Category Archives: Film

Six Northwest Film Festivals Make Top Fifty List

Kudos to six Pacific Northwest film festivals for making the 2014 Moviemaker Magazine list of the “50 Film Festivals Worth the Entry Fee”.  The Media Inc staff was delighted to see that the Northwest was heavily represented on this year’s list, which included international entries from Europe and Canada. These are the festivals where filmmakers whose movies are screened get the most bang for their buck when it comes to potential press opportunities, distribution and acquisition and other criteria.

Moviemaker singled out these Northwest Film Festivals as being worthy of this year’s list:

Ashland Independent Film Festival
Ashland, OR – Spring 2015 ashlandfilm.org

BendFilm Festival
Bend, OR – Oct. 9-12, 2014 bendfilm.org

Big Sky Documentary Film Festival
Missoula, MT Winter/Spring, 2014 bigskyfilmfest.org

National Film Festival For Talented Youth (NFFTY)
Seattle, WA April 24-27, 2014  nffty.org

Seattle International Film Festival (SIFF)
Seattle, WA May 15-June 8, 2014  siff.net

Tacoma Film Festival
Tacoma, WA Oct 9-17, 2014  tacomafilmfestival.com

See the complete list of  Moviemaker Magazine’s “50 Film Festivals Worth The Entry Fee” here.

 

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The Wilderness of James: Oregon-shot film premieres at SXSW

Photos by Scott Patrick Green

Director Michael Johnson (right) on the set of The Wilderness of James.

Director Michael Johnson (center) works with his cast on the set of The Wilderness of James.

Taking on the three-headed beast that is South by Southwest can be daunting, especially for first-time feature filmmakers. With the festival’s enormous amount of music, film and interactive talent, it’s easy to get swallowed up and forgotten.

But with The Wilderness of James, Portland native Michael Johnson won the battle handily, earning rave reviews from media outlets like The Hollywood Reporter, as well as filmgoers.

“It was definitely an honor to screen at South by. We had some really good screenings and we got really good feedback from audiences,” says Johnson. “I think everyone feels really good about it.”

­James is indeed writer/director Johnson’s feature film debut. It’s a coming-of-age story about an isolated teenager, James (played by Kodi Smit-McPhee), who is struggling to deal with the loss of his father. His bizarre fascination with death begins to worry his mother (Virginia Madsen), who forces him to see a psychiatrist (Danny DeVito). As tensions mount with his mother at home, James begins to explore the wilderness of an intoxicating city, Portland.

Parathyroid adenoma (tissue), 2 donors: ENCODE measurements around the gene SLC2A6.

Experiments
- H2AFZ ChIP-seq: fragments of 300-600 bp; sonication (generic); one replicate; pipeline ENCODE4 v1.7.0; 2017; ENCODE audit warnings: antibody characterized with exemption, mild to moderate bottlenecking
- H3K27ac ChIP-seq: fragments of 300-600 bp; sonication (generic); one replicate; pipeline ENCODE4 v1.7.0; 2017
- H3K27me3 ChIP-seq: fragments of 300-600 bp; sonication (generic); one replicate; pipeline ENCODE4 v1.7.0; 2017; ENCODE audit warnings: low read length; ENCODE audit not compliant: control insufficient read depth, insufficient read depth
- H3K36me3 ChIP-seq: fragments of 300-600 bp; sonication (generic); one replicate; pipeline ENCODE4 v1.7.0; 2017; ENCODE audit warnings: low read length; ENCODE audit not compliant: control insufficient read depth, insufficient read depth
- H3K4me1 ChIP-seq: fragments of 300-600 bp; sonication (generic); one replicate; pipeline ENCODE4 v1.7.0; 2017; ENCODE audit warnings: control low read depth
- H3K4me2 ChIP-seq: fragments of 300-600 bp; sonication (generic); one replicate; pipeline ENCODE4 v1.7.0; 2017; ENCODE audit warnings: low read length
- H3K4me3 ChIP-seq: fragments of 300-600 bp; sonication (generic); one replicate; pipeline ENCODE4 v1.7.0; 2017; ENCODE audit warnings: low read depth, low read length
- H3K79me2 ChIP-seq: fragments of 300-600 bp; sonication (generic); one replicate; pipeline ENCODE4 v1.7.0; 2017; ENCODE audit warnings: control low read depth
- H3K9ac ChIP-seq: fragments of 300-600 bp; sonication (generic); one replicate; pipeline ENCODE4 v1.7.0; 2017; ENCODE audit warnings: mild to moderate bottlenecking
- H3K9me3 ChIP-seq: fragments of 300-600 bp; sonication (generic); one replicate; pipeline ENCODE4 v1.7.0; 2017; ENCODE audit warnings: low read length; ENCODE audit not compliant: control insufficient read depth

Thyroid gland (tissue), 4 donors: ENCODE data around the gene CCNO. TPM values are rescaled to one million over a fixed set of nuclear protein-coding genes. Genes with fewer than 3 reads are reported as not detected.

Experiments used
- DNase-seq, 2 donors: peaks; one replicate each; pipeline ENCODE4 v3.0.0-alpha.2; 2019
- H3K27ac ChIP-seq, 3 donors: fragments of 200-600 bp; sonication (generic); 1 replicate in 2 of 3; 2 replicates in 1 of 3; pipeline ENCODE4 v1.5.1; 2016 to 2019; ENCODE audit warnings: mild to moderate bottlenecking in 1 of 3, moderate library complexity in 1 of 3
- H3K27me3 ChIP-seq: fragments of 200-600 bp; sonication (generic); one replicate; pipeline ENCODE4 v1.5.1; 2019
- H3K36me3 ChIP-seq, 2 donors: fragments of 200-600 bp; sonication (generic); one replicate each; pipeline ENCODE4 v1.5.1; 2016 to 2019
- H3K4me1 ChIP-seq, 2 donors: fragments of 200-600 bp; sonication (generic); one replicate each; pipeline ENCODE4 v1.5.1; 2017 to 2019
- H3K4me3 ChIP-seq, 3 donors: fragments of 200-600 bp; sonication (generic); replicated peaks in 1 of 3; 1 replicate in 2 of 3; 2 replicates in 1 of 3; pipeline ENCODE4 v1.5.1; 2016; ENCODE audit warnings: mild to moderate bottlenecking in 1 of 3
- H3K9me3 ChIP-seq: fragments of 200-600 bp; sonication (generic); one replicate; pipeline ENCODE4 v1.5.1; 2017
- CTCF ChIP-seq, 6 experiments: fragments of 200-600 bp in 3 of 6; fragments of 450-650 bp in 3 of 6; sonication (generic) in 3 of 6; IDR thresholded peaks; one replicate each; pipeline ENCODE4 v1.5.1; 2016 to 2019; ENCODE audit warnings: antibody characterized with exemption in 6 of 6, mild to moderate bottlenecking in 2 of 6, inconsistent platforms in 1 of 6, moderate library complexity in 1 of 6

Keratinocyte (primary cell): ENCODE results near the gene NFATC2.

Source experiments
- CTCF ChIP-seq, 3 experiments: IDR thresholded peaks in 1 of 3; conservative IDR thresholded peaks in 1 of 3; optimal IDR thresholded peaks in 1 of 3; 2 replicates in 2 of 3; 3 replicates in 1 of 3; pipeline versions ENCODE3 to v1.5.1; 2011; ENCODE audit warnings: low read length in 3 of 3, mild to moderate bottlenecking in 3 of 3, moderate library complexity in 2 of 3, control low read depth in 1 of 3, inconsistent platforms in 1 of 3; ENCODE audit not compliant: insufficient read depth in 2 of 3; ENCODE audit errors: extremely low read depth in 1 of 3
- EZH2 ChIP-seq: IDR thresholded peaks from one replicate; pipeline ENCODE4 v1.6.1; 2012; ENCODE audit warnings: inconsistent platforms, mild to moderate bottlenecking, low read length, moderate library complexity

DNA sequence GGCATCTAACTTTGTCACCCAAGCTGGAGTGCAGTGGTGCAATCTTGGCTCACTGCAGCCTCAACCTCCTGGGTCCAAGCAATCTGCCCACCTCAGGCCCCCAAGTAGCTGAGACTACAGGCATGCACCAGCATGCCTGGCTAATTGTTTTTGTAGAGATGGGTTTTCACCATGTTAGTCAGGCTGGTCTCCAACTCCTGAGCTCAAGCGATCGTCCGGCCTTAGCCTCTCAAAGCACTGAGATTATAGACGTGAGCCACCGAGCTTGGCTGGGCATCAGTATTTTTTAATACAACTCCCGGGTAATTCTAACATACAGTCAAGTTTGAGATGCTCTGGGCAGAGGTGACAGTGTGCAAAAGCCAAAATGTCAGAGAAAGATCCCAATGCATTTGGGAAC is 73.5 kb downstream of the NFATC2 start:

The film started out as a short story penned by Johnson, entitled Charm.

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Kodi Smit-McPhee plays the title role in the film.

“I don’t think I was planning on turning it into a feature script,” he says. “I started with a short story about James and then became fascinated with him—why he behaved the way he did. I wanted to flesh it out further, and it became the screenplay.”

After finishing the script in 2011, Johnson handed it off to his friend Glenn Howerton, an actor best known for his role as the narcissistic “Dennis” on It’s Always Sunny in Philadelphia.

“Glenn read it and really responded to it,” explains Johnson. “It was something very different for him and he wanted to be a part of it.”

Howerton became an executive producer on James, and he and Johnson immediately got to work putting the film together.

“The first thing we did was get the lead, Kodi, before any production company was involved,” says Johnson. “That was the most important thing to us.”

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Director Michael Johnson and Kodi Smit-McPhee.

Johnson describes Smit-McPhee’s audition: “Kodi grasped and latched onto the material like I couldn’t believe. We were all so impressed by his thoughtfulness and perspective at such a young age. After meeting Kodi it was done; nobody else could play James. Kodi was the first onboard, a major help in giving the project credibility and a life.”

The next step was to shop the script out to production companies. They received an immediate response from several companies, including eventual partner Super Crispy. For the next five months, Johnson, Howerton, and Super Crispy producers Jonathan Schwartz and Andrea Sperling worked and reworked the script, “making it as good as it could possibly be,” says Johnson.